Information Aktuelle Projekte Biografie Publikationen Zentrum Transfer Publikationen: Wolf D. Prix: GET OFF of my cloud
german language version
Coop Himmelb(l)au

„Entwerfen (design) comes from 'werfen'.
Planning has to do with 'Ahnung' (premonition)“

in: Wolf D. Prix / Coop Himmelb(l)au:
Get OFF of my cloud
Texts 1968-2005

Editor: Martina Kandeler-Fritsch, Thomas Kramer
Hatje Cantz Verlag, Ostfildern-Ruit 2005
Forewords: Jeffrey Kipnis, Christian Reder

„Entwerfen (design) comes from 'werfen'.
Planning has to do with 'Ahnung' (premonition)“

In view of this collection of texts on urbanism, architecture, and limitless conceptual worlds, it would be plausible to understand and acknowledge Wolf D. Prix primarily as an author, as someone who writes – and not as an architect – if he would have had to remain content with the formulation of claims, of visions, and of theories. If he had never been able to build with Coop Himmelb(l)au – with the resolution "to make architecture as variable as clouds", to pointedly contribute to shaping "the three dimensional culture" – then he would have written provocative theses or mind-blowing lyrics as the poetic expression of what is conceivable, desirable, but unable to concretize. He was never held back by circumstances – which, despite superficial freedoms, prohibit so much – because he has a desire to build. He presents how greatly the material constraints, which constrict everything possible – including people, of course – into some type of bookkeeping, can be constructively confused and enriched. As Majakowski did in his day, Wolf D. Prix confronts an almost compulsively paralyzed public and ist leading exponents with a staccato tempo of model-like solutions, only his are expanded by the freedorm of no longer having to believe in a revolution:

"The tougher the times, the tougher the architecture."
"... incongruous aesthetics are political aesthetics."
"The builders of the Tower of Babel lacked the material of reinforced concrete. We lack the material of language confusion, which we need to complete it."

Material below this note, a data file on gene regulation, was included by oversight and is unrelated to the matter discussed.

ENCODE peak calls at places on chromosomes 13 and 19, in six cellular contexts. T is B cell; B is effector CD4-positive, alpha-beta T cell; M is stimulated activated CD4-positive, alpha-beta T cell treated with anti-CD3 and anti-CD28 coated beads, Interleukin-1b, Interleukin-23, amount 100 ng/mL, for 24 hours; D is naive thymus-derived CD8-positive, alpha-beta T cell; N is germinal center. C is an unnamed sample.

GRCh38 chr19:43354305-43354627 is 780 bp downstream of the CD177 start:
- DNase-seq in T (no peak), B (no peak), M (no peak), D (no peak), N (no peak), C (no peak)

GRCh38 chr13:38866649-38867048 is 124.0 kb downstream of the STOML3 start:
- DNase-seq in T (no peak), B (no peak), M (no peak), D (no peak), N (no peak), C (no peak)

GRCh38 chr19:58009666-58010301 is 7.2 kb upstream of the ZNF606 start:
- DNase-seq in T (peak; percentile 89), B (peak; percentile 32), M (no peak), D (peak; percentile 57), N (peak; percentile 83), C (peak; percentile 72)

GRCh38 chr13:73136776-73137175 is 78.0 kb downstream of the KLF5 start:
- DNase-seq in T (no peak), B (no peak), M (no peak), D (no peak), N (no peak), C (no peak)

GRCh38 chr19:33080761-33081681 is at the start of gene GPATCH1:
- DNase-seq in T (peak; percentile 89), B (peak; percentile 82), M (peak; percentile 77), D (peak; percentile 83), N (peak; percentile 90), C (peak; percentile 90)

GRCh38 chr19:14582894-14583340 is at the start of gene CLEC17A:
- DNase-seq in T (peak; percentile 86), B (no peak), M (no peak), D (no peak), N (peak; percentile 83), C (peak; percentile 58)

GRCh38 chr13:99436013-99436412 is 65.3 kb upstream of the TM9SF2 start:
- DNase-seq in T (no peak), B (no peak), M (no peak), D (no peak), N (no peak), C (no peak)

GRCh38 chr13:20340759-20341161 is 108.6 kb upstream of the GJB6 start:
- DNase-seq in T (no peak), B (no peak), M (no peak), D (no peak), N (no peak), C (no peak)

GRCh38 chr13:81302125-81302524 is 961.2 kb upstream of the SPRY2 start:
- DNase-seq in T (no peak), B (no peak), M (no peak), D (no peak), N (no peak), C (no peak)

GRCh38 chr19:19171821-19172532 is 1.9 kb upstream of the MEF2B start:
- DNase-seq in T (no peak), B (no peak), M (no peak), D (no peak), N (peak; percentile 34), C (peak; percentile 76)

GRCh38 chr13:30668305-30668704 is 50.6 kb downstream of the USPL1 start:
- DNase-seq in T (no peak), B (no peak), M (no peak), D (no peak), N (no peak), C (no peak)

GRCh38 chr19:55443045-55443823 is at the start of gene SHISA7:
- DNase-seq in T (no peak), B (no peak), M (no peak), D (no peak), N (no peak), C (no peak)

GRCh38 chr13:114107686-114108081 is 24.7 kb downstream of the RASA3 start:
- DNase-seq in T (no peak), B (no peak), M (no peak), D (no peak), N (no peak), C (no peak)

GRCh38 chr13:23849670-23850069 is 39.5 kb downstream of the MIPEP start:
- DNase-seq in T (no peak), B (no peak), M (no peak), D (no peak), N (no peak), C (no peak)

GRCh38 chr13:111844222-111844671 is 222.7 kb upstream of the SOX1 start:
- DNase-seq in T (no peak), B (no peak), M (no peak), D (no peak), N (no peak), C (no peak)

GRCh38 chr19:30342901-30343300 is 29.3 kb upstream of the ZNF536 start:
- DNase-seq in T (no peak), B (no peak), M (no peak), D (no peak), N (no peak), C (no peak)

"We are looking for the unknown, for uncertain grounds, and diversity."
'Making mistakes' is the building material of architecture. The unconscious and coincidence can be the planning method."
"We break up the word 'Entwurf' (design) into the syllable 'ent' and the word 'wurf. Ent-wurf (de-sign). The prefix ent as in ent-äußern, to renounce, or ent-flammen, to stir up. Wurf like werfen, to throw."
"Planning clearly has something to do with premonition."

He constantly beguiled adverse conditions with images, with linguistic images, with highly experimental models, and with the insistent claim that far more is possible than is considered so. He is permanently involved in further developing dramatically expanded dimensions for the favorite buzzword of today's conceivers of efficiency and designers of reality – feasibility: worlds of emotion, surprise spaces that open up vast realms. If he were a linguist or philosopher, already this alone would be considered a remarkable achievement. Who else is so successful in vividly cracking open ceinented-in word use that the result of this process actually stands before our eyes in built examples? Grouchy, futile dissenting voices bemoaning Palladio – why is everything so crooked, why is there so little love of detail, all order is repealed, everything seems to fly away, it mocks harmonious symmetries, it can only generate an effect as media hype – sound that much more morose after the realization of the first major buildings, like an echo od a gloomy past that ricochets from the technical possibilities and livelier, hybrid urbanity.

"Completely giving up the dream of a changed world," Wolf D. Prix said to me recently in a published conversation on the theme of project worlds, "woluld fade out essential dimensions of our self understanding. All that is certain is that architecture can't afford to do that. Architecture can actually block a lot. It is the architect's responsibility to recognize this and as an offensive strategy, to always think of possibilities." Also the great poet of our generation, Bob Dylan, has remained a realistic believer. "It was said," he wrote in his Chronicles, "that World War II spelled the end of the Age of Enlightenment, but I wouldn't have known it. I was still in it. Somehow I could still remember and feel the light of something about it." When light and space play such a delimiting role as they do for Coop Himmelb(l)au, the questions of progress are posed differently; totally direct.

© Christian Reder 2005